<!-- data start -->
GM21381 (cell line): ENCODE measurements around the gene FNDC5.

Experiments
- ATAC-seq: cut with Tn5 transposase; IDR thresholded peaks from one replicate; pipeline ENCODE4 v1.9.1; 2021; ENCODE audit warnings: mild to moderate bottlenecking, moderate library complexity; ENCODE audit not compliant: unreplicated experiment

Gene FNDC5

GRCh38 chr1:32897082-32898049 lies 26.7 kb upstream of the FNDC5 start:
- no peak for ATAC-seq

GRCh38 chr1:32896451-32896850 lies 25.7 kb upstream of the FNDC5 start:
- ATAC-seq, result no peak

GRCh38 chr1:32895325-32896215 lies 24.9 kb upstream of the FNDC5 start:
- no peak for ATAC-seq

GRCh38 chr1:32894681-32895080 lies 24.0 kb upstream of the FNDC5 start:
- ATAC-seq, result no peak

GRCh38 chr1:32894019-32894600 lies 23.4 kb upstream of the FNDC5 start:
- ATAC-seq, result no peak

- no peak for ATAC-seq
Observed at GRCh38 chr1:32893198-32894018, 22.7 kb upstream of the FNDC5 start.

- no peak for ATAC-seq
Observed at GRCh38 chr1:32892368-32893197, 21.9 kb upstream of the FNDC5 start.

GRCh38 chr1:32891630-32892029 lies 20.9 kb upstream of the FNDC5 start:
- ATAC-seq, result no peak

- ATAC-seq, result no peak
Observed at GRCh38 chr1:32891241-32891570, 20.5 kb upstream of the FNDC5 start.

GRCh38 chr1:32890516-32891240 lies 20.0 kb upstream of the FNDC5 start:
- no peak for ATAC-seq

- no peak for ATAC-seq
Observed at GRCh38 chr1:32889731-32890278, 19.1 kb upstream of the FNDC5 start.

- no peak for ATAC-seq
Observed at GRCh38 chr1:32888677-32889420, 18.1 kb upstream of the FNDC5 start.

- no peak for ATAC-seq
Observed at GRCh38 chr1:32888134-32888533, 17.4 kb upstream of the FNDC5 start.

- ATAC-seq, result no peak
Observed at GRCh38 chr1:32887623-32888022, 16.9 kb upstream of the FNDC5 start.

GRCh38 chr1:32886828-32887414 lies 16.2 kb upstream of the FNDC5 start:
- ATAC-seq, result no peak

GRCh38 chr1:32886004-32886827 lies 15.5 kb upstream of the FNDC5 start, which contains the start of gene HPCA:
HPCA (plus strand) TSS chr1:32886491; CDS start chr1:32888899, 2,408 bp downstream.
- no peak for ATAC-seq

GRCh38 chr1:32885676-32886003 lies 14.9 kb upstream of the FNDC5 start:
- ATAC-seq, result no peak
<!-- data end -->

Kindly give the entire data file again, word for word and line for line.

GM21381 (cell line): ENCODE measurements around the gene FNDC5.

Experiments
- ATAC-seq: cut with Tn5 transposase; IDR thresholded peaks from one replicate; pipeline ENCODE4 v1.9.1; 2021; ENCODE audit warnings: mild to moderate bottlenecking, moderate library complexity; ENCODE audit not compliant: unreplicated experiment

Gene FNDC5

GRCh38 chr1:32897082-32898049 lies 26.7 kb upstream of the FNDC5 start:
- no peak for ATAC-seq

GRCh38 chr1:32896451-32896850 lies 25.7 kb upstream of the FNDC5 start:
- ATAC-seq, result no peak

GRCh38 chr1:32895325-32896215 lies 24.9 kb upstream of the FNDC5 start:
- no peak for ATAC-seq

GRCh38 chr1:32894681-32895080 lies 24.0 kb upstream of the FNDC5 start:
- ATAC-seq, result no peak

GRCh38 chr1:32894019-32894600 lies 23.4 kb upstream of the FNDC5 start:
- ATAC-seq, result no peak

- no peak for ATAC-seq
Observed at GRCh38 chr1:32893198-32894018, 22.7 kb upstream of the FNDC5 start.

- no peak for ATAC-seq
Observed at GRCh38 chr1:32892368-32893197, 21.9 kb upstream of the FNDC5 start.

GRCh38 chr1:32891630-32892029 lies 20.9 kb upstream of the FNDC5 start:
- ATAC-seq, result no peak

- ATAC-seq, result no peak
Observed at GRCh38 chr1:32891241-32891570, 20.5 kb upstream of the FNDC5 start.

GRCh38 chr1:32890516-32891240 lies 20.0 kb upstream of the FNDC5 start:
- no peak for ATAC-seq

- no peak for ATAC-seq
Observed at GRCh38 chr1:32889731-32890278, 19.1 kb upstream of the FNDC5 start.

- no peak for ATAC-seq
Observed at GRCh38 chr1:32888677-32889420, 18.1 kb upstream of the FNDC5 start.

- no peak for ATAC-seq
Observed at GRCh38 chr1:32888134-32888533, 17.4 kb upstream of the FNDC5 start.

- ATAC-seq, result no peak
Observed at GRCh38 chr1:32887623-32888022, 16.9 kb upstream of the FNDC5 start.

GRCh38 chr1:32886828-32887414 lies 16.2 kb upstream of the FNDC5 start:
- ATAC-seq, result no peak

GRCh38 chr1:32886004-32886827 lies 15.5 kb upstream of the FNDC5 start, which contains the start of gene HPCA:
HPCA (plus strand) TSS chr1:32886491; CDS start chr1:32888899, 2,408 bp downstream.
- no peak for ATAC-seq

GRCh38 chr1:32885676-32886003 lies 14.9 kb upstream of the FNDC5 start:
- ATAC-seq, result no peak